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Weekly Commentary

Week of November 5, 2018

Stocks recovered some ground last week and then stumbled over unemployment. Major U.S. stock indices faltered Friday after the Bureau of Labor Statistics (BLS) reported on a popular ‘lagging’ economic indicator – unemployment. (Remember, lagging indicators describe what has happened in the past.) The BLS reported:“The unemployment rate remained at 3.7 percent in October, and the number of unemployed persons was little changed at 6.1 million. Over the year, the unemployment rate and the number of unemployed persons declined by 0.4 percentage point and 449,000, respectively...READ MORE

Week of October 29, 2018

Why did the stock market fall when the economy is doing well?  The answer is that one reflects the past and the other anticipates the future.  Last Friday’s advance estimate from the Bureau of Economic Analysis showed the U.S. economy grew 3.5 percent during the third quarter of 2018. Harriet Torry of The Wall Street Journal reported: “The economy powered ahead in the third quarter, driven by robust consumer and government spending, though Friday’s report included warning signs that the business sector faces turbulence that could hold back the expansion in the months ahead...READ MORE

Week of October 22, 2018

The world remains full of opportunities and challenges. Although we’ve seen global markets moving in tandem in recent years, Sara Potter of FactSet pointed out, “…we’re starting to see the end of the synchronized global growth that has prevailed over the last two years. While the U.S. economy remains strong, growth in Europe and Japan is moderating, and emerging markets are under increasing economic and financial market pressure.” Strong economic growth and robust earnings helped U.S. stocks significantly outperform other regions of the world during the third quarter of 2018...READ MORE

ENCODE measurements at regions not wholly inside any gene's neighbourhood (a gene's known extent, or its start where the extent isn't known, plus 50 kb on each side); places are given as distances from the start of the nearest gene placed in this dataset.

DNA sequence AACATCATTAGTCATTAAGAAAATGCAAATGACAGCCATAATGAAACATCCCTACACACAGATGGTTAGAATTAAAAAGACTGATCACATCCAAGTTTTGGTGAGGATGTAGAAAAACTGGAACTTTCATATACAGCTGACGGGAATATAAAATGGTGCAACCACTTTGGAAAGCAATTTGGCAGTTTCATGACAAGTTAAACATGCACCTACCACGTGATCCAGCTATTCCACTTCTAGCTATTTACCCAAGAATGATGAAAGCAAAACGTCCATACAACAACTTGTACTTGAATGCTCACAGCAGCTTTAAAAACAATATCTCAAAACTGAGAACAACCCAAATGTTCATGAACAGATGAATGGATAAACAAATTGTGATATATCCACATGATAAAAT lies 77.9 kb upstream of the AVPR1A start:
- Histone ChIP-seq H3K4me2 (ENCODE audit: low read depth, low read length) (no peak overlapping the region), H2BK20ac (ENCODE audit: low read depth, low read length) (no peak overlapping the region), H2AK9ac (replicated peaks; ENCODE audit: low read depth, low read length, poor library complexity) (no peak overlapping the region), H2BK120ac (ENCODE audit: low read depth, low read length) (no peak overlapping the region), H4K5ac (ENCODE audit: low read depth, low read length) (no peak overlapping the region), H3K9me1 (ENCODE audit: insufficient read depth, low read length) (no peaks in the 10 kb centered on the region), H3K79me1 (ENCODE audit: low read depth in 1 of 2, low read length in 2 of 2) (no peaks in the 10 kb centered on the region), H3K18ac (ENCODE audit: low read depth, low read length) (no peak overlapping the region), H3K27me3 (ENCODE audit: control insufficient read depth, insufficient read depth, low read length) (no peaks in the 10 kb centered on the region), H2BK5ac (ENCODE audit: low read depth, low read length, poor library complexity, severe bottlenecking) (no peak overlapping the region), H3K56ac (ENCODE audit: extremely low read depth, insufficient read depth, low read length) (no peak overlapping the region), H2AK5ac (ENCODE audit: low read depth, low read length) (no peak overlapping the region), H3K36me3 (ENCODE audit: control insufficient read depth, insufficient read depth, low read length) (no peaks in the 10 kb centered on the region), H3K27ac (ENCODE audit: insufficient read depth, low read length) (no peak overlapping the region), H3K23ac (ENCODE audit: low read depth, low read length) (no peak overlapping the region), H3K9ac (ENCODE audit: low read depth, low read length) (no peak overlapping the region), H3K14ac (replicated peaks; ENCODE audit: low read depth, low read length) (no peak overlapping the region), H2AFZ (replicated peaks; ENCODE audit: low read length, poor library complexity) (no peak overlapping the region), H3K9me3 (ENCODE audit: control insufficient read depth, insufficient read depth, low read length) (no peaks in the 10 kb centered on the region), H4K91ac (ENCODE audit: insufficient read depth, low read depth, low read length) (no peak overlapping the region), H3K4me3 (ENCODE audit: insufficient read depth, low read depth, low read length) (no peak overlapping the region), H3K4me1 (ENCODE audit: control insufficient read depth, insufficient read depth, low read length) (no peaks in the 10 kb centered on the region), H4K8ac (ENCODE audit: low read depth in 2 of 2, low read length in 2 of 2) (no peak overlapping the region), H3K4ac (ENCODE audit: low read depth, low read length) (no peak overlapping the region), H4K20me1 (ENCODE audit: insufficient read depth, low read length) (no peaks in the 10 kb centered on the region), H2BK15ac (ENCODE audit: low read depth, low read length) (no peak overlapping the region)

Week of October 15, 2018

Like an unexpected gust of wind that blows the hat off your head or flips your umbrella inside out, last week’s stock market performance startled investors. Looking back, it’s easy to identify some of the factors that may have contributed to investors’ unease and shaken confidence in the markets. Ben Levisohn of Barron’s offered a brief rundown that included: The yield on 10-year Treasuries rising to a seven-year high. As interest rates move higher, bonds become more attractive to investors who prefer to take less risk. They move money from stocks into bonds and that can push stock prices lower....READ MORE